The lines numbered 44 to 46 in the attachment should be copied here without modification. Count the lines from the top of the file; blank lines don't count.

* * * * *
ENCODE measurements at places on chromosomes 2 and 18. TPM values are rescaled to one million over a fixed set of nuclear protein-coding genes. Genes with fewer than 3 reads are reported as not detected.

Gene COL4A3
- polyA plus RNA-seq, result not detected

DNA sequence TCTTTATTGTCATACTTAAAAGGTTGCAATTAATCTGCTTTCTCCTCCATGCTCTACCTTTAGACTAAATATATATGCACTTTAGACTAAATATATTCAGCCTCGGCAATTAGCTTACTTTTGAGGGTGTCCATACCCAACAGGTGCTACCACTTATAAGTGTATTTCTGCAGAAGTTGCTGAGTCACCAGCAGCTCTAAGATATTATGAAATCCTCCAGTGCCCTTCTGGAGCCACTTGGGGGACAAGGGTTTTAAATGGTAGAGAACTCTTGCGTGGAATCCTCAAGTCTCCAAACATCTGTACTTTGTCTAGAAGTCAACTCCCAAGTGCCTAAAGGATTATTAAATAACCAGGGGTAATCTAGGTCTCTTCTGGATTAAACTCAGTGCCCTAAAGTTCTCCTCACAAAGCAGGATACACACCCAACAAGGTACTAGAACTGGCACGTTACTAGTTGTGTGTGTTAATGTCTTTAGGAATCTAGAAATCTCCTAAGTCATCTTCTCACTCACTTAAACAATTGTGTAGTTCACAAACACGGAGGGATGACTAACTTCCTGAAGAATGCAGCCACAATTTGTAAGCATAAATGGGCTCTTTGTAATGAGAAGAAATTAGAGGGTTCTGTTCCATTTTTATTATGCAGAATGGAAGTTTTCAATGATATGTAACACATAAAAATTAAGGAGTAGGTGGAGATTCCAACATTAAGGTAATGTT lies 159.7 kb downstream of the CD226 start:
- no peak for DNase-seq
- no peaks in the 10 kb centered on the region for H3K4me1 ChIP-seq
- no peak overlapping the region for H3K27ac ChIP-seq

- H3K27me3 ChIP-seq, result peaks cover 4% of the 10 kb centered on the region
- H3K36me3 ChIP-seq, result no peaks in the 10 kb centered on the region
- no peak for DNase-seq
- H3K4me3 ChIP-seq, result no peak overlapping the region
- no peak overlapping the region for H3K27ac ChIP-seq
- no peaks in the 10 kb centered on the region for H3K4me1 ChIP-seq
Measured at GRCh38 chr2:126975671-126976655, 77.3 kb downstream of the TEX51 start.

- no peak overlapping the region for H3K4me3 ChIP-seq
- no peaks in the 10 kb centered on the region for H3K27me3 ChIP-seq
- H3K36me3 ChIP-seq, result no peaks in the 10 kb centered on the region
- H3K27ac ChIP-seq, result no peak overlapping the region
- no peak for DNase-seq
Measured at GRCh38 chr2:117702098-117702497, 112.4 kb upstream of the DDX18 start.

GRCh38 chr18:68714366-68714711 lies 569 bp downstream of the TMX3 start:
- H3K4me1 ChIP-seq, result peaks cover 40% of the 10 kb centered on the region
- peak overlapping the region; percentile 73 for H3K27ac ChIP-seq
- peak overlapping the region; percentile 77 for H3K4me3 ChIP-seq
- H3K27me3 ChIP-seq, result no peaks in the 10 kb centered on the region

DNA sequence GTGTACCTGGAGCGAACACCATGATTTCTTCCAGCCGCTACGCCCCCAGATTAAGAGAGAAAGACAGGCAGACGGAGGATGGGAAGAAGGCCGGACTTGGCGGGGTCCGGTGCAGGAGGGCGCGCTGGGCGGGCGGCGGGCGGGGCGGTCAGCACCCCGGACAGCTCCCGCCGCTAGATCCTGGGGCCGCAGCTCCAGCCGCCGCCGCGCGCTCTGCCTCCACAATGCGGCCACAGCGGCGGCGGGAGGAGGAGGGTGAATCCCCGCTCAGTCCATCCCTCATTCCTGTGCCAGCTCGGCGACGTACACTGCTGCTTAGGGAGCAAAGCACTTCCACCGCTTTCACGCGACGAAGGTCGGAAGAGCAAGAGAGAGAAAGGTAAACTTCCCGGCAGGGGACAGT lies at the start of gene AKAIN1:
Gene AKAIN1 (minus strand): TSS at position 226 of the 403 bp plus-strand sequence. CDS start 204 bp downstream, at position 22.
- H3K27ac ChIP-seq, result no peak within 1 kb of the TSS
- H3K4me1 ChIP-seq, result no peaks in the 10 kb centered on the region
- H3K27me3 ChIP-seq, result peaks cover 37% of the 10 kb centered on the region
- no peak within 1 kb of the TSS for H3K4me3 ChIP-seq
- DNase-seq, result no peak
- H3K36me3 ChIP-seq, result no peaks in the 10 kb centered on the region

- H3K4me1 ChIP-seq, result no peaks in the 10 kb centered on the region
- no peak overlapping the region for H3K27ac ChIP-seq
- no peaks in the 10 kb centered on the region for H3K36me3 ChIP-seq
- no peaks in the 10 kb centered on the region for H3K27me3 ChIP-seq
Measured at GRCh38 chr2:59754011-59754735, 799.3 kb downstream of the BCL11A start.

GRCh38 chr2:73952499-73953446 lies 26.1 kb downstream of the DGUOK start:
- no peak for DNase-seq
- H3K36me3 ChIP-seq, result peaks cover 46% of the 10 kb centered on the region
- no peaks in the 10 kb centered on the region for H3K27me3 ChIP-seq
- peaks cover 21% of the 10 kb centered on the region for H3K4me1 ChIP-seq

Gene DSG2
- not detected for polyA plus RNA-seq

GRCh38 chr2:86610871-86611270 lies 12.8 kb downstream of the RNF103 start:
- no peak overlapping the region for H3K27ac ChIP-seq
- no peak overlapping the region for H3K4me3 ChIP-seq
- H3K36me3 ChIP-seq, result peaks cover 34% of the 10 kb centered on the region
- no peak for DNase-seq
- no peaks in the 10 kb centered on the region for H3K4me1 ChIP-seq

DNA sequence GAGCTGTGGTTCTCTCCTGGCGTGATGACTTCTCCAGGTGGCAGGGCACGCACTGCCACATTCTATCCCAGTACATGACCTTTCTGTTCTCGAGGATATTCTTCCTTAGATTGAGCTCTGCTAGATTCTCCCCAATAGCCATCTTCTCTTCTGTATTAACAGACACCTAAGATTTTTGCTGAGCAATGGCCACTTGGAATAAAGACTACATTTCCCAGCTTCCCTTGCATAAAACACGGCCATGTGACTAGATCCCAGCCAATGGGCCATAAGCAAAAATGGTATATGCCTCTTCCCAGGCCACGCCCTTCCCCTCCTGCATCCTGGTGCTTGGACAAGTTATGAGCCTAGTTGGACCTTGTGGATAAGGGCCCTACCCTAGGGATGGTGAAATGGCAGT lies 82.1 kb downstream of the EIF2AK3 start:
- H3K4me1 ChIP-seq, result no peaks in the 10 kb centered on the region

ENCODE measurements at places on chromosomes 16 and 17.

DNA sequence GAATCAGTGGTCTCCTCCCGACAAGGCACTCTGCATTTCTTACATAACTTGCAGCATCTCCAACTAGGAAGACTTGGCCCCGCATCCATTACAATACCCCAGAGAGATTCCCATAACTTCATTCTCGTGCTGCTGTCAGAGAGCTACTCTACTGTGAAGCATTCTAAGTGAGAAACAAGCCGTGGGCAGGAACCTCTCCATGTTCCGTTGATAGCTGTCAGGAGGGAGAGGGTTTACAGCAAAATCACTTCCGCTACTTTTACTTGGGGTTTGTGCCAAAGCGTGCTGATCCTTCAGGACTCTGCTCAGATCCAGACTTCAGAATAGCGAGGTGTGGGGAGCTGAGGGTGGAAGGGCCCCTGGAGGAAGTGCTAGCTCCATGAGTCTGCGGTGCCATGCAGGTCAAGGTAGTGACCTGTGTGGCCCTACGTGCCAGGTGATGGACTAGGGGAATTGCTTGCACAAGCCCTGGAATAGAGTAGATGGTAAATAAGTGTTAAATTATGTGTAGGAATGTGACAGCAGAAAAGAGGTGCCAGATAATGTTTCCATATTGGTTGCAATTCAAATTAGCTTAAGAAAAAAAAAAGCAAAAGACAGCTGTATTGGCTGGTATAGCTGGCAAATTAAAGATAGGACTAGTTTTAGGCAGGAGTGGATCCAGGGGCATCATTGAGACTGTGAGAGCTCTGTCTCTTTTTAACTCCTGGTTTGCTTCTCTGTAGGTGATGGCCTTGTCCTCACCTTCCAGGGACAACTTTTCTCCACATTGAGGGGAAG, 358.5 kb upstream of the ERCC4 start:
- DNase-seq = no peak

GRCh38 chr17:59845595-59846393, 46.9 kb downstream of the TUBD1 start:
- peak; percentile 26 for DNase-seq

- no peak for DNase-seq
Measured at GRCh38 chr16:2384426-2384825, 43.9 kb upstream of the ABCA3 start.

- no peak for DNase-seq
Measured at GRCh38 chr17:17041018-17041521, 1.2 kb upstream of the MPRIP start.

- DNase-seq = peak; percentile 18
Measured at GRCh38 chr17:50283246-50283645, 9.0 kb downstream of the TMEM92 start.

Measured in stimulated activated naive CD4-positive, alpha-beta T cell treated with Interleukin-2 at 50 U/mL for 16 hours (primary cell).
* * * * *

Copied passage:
Gene DSG2
- not detected for polyA plus RNA-seq

GRCh38 chr2:86610871-86611270 lies 12.8 kb downstream of the RNF103 start: